12 F.3d 1019

UNITED STATES of America, Plaintiff-Appellee
William RAMOS, Defendant-Appellant.
UNITED STATES of America, Plaintiff-Appellee
Richard RAMOS, Defendant-Appellant.

Nos. 92-6849, 92-7087.

United States Court of Appeals, Eleventh Circuit.

Jan. 21, 1994.


William B. Richbourg, Pensacola, FL, for defendant-appellant.


J.B. Sessions, III, U.S. Atty., George A. Martin, Jr., Asst. U.S. Atty., Mobile, AL, for plaintiff-appellee.


Appeal from the United States District Court for the Southern District of Alabama.


Before ANDERSON and CARNES, Circuit Judges, and SCHLESINGER*, District Judge.

SCHLESINGER, District Judge:



Appellants Richard Ramos and William Ramos each pled guilty to conspiracy to possess with intent to distribute cocaine, in violation of 21 U.S.C. Sec. 846. Appellants’ respective sentences included the imposition of a term of imprisonment of 120 months. On appeal each argues that the district court erred by denying two different joint motions to suppress, one involving the search of an Orange Beach, Alabama condominium (“the Alabama search”), the other involving the search of a trailer and hotel room in Austin, Texas (“the Texas search”). Appellant Richard Ramos also argues that the district court erred by refusing to allow him to withdraw his conditional plea of guilty.


Without discussion, we conclude that the district court did not err in denying the motion to suppress testimony and physical evidence derived from the Texas search. We also conclude that the district court did not err in refusing to allow Richard Ramos to withdraw his guilty plea. However, for the reasons discussed below, we find that the district court incorrectly concluded that William Ramos abandoned his expectation of privacy in the briefcase found during the Alabama search.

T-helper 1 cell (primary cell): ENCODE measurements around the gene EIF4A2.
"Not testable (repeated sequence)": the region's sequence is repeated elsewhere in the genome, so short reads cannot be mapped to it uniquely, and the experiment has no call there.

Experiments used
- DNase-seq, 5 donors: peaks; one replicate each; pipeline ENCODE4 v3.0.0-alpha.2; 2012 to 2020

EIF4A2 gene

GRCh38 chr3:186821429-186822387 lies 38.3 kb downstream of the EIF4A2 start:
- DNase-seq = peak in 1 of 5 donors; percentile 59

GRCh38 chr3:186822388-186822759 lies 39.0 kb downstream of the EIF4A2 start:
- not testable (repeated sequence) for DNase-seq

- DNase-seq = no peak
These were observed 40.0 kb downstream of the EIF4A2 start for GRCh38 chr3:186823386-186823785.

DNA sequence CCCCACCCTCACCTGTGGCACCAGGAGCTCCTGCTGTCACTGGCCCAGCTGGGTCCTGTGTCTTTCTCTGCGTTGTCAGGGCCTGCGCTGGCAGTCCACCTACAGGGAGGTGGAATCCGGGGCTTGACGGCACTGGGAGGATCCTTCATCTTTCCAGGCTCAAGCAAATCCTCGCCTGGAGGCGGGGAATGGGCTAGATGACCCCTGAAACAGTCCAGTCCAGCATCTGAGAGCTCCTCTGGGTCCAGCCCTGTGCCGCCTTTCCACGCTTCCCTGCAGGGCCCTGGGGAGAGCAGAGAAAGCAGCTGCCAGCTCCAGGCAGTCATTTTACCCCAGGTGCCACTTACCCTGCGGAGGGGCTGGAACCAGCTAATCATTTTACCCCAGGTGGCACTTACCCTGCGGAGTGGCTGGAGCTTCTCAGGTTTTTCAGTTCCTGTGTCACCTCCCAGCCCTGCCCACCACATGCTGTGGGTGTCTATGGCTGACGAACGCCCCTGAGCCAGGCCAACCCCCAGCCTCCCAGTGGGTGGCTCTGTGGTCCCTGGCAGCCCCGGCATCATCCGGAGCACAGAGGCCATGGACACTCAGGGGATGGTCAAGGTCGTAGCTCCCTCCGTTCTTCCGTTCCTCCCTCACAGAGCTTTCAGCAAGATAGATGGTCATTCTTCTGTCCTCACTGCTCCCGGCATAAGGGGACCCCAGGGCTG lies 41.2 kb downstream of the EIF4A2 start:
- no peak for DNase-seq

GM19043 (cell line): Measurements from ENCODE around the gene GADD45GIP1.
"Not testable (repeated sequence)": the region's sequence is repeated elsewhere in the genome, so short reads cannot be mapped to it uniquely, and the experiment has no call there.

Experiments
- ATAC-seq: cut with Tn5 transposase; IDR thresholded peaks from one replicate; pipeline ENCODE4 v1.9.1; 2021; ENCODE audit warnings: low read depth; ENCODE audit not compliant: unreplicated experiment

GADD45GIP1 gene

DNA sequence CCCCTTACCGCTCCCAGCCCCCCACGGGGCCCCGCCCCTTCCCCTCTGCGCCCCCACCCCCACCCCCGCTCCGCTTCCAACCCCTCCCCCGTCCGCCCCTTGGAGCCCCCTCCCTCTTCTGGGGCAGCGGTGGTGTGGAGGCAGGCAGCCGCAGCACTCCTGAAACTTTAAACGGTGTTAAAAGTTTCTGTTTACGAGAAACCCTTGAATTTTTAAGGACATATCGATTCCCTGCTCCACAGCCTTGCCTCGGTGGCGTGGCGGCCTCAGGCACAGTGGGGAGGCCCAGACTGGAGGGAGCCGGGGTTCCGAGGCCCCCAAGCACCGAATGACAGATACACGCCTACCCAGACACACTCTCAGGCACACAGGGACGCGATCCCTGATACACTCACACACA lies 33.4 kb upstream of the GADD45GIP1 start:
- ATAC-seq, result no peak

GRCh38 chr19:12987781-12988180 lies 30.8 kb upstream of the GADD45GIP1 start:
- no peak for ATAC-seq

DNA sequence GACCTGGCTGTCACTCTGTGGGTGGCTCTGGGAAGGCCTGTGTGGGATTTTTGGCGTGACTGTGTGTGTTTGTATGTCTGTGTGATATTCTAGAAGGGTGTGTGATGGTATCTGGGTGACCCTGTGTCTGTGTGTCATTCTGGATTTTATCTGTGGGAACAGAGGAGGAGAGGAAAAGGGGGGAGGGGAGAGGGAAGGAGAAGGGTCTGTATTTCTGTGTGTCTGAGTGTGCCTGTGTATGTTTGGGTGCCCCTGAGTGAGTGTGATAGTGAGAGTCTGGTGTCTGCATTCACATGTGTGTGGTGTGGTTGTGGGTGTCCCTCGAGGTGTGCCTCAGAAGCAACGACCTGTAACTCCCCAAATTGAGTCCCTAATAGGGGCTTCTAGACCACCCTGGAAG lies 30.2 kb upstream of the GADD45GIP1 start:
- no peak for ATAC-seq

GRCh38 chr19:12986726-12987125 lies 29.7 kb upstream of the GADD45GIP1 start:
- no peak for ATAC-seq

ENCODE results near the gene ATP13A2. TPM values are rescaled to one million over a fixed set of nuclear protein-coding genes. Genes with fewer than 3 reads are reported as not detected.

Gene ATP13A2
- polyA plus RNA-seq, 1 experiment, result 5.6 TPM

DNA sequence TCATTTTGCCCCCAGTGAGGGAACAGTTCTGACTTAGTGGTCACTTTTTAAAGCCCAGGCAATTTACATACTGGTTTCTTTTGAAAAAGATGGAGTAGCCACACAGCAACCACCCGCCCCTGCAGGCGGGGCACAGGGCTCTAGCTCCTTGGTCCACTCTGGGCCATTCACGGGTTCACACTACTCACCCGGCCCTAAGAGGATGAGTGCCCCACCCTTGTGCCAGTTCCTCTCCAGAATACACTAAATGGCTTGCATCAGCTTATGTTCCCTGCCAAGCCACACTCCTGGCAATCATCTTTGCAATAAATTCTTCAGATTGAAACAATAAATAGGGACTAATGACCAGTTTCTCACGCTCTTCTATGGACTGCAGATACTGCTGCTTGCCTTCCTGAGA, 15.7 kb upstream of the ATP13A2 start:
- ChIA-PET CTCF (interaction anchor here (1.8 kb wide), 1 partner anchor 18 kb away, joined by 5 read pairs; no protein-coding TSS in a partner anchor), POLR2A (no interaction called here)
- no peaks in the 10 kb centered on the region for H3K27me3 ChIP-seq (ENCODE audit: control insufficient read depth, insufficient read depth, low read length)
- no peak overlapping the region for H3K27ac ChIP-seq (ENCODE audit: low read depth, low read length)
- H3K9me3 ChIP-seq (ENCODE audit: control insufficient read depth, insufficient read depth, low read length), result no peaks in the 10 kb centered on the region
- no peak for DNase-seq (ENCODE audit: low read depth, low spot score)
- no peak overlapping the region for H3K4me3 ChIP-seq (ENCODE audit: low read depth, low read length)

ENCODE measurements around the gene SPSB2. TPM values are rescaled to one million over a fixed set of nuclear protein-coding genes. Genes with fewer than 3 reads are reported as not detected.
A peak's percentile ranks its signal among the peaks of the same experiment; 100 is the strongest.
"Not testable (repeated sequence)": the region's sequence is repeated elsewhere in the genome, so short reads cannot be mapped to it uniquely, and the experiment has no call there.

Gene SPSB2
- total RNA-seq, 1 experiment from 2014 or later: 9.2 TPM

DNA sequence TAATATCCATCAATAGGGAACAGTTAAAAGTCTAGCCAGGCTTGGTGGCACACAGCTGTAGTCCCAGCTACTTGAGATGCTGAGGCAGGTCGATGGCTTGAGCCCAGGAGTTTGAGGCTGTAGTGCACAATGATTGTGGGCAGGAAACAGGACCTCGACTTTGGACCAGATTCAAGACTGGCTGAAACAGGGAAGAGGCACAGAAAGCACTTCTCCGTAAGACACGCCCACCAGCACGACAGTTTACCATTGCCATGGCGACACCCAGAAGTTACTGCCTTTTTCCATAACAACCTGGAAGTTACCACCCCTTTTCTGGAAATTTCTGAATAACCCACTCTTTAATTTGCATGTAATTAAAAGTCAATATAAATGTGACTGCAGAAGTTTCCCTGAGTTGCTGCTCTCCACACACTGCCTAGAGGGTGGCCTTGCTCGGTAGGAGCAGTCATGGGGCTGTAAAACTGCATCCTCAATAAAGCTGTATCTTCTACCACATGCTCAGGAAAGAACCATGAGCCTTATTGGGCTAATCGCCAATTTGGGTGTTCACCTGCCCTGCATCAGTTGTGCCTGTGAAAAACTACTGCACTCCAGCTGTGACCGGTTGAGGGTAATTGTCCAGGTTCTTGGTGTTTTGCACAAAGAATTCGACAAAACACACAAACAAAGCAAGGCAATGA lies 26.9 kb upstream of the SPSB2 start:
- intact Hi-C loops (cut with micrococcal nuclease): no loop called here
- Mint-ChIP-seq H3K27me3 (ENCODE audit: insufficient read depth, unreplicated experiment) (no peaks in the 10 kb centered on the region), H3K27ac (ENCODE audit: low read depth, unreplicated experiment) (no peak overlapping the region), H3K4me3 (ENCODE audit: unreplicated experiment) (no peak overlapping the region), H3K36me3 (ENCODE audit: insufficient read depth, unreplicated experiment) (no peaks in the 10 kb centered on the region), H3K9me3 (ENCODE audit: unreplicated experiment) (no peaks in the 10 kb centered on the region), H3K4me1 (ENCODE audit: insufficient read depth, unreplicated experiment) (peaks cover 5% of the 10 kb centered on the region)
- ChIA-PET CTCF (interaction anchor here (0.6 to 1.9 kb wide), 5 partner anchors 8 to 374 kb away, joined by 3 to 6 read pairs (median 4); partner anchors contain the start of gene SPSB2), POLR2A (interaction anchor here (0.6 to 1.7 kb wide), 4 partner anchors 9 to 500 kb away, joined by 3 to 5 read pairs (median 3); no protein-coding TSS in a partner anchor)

Appellant William Ramos (“William”) was the tenant of record for two different condominiums in the Back Bay Resort, located in Orange Beach, Alabama. He lived in these condominiums with his brother Appellant Richard Ramos (“Richard”). On July 28, 1991, William signed a five-month lease for Unit 408, but was transferred to Unit 606 on November 1, 1991, as 408 previously had been rented to someone else beginning November 1. William signed a new agreement for Unit 606 for a two-month period concluding January 1, 1992. Both units were managed by Meyer Realty (“Meyer”), which rented several units at that location on behalf of the individual units’ owners. Each of these rental agreements specified on the front page that check-in time was between 2 P.M. and 5 P.M., and that check-out time was 10 A.M. Unit 606 was leased to another party for a period commencing on January 1, 1992.


Meyer had a contract with D.J.’s Cleaning (“D.J’s”) for the provision of housekeeping and cleaning services during the changeover periods between tenants. Debbie Anding, the owner of D.J.’s, was notified by Meyer on December 31, 1991 that the current tenants of Unit 606 would be leaving the next day. Accordingly, Anding sent two cleaners to Unit 606 on the morning of January 1, 1992. Katie Lester and Jeannie Williams arrived at Unit 606 at approximately 10 A.M., observed that the tenants were not out of the unit, and telephoned Anding with this information. Lester and Williams went to clean another unit, and Anding then met the two at Unit 606 sometime between 11:30 A.M. and 12 P.M.